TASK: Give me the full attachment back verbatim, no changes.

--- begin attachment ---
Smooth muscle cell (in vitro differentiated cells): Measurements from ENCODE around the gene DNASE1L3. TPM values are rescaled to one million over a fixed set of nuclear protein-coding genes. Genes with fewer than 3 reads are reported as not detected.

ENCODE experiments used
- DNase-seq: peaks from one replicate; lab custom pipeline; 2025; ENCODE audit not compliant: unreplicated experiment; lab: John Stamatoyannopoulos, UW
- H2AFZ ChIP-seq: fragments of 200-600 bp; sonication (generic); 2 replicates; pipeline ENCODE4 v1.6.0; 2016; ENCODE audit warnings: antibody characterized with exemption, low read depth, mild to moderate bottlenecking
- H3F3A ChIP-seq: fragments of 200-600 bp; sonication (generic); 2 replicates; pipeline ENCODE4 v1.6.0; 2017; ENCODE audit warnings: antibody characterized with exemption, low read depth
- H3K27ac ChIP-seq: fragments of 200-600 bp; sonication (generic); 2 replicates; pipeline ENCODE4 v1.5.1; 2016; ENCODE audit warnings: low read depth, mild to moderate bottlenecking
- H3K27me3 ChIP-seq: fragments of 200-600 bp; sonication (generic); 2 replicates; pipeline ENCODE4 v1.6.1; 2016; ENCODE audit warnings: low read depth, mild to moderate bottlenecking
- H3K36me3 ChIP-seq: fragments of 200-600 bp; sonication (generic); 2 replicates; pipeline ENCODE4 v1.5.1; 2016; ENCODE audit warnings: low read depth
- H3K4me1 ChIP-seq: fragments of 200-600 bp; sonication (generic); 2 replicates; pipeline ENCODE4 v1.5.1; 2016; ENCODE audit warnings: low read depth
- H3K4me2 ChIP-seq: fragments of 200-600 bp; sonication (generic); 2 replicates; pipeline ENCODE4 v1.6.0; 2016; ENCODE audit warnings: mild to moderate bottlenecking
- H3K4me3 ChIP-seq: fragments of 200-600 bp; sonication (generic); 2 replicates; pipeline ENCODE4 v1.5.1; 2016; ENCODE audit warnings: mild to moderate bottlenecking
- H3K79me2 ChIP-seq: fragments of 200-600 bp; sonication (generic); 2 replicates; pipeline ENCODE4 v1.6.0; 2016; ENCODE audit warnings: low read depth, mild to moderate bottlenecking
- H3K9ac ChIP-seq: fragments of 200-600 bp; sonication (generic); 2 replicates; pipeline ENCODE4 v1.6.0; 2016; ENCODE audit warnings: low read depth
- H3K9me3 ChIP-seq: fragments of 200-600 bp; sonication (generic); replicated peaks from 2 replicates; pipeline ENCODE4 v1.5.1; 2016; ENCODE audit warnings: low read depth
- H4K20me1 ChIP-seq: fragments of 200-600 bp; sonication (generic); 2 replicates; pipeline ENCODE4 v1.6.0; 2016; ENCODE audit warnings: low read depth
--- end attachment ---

Smooth muscle cell (in vitro differentiated cells): Measurements from ENCODE around the gene DNASE1L3. TPM values are rescaled to one million over a fixed set of nuclear protein-coding genes. Genes with fewer than 3 reads are reported as not detected.

ENCODE experiments used
- DNase-seq: peaks from one replicate; lab custom pipeline; 2025; ENCODE audit not compliant: unreplicated experiment; lab: John Stamatoyannopoulos, UW
- H2AFZ ChIP-seq: fragments of 200-600 bp; sonication (generic); 2 replicates; pipeline ENCODE4 v1.6.0; 2016; ENCODE audit warnings: antibody characterized with exemption, low read depth, mild to moderate bottlenecking
- H3F3A ChIP-seq: fragments of 200-600 bp; sonication (generic); 2 replicates; pipeline ENCODE4 v1.6.0; 2017; ENCODE audit warnings: antibody characterized with exemption, low read depth
- H3K27ac ChIP-seq: fragments of 200-600 bp; sonication (generic); 2 replicates; pipeline ENCODE4 v1.5.1; 2016; ENCODE audit warnings: low read depth, mild to moderate bottlenecking
- H3K27me3 ChIP-seq: fragments of 200-600 bp; sonication (generic); 2 replicates; pipeline ENCODE4 v1.6.1; 2016; ENCODE audit warnings: low read depth, mild to moderate bottlenecking
- H3K36me3 ChIP-seq: fragments of 200-600 bp; sonication (generic); 2 replicates; pipeline ENCODE4 v1.5.1; 2016; ENCODE audit warnings: low read depth
- H3K4me1 ChIP-seq: fragments of 200-600 bp; sonication (generic); 2 replicates; pipeline ENCODE4 v1.5.1; 2016; ENCODE audit warnings: low read depth
- H3K4me2 ChIP-seq: fragments of 200-600 bp; sonication (generic); 2 replicates; pipeline ENCODE4 v1.6.0; 2016; ENCODE audit warnings: mild to moderate bottlenecking
- H3K4me3 ChIP-seq: fragments of 200-600 bp; sonication (generic); 2 replicates; pipeline ENCODE4 v1.5.1; 2016; ENCODE audit warnings: mild to moderate bottlenecking
- H3K79me2 ChIP-seq: fragments of 200-600 bp; sonication (generic); 2 replicates; pipeline ENCODE4 v1.6.0; 2016; ENCODE audit warnings: low read depth, mild to moderate bottlenecking
- H3K9ac ChIP-seq: fragments of 200-600 bp; sonication (generic); 2 replicates; pipeline ENCODE4 v1.6.0; 2016; ENCODE audit warnings: low read depth
- H3K9me3 ChIP-seq: fragments of 200-600 bp; sonication (generic); replicated peaks from 2 replicates; pipeline ENCODE4 v1.5.1; 2016; ENCODE audit warnings: low read depth
- H4K20me1 ChIP-seq: fragments of 200-600 bp; sonication (generic); 2 replicates; pipeline ENCODE4 v1.6.0; 2016; ENCODE audit warnings: low read depth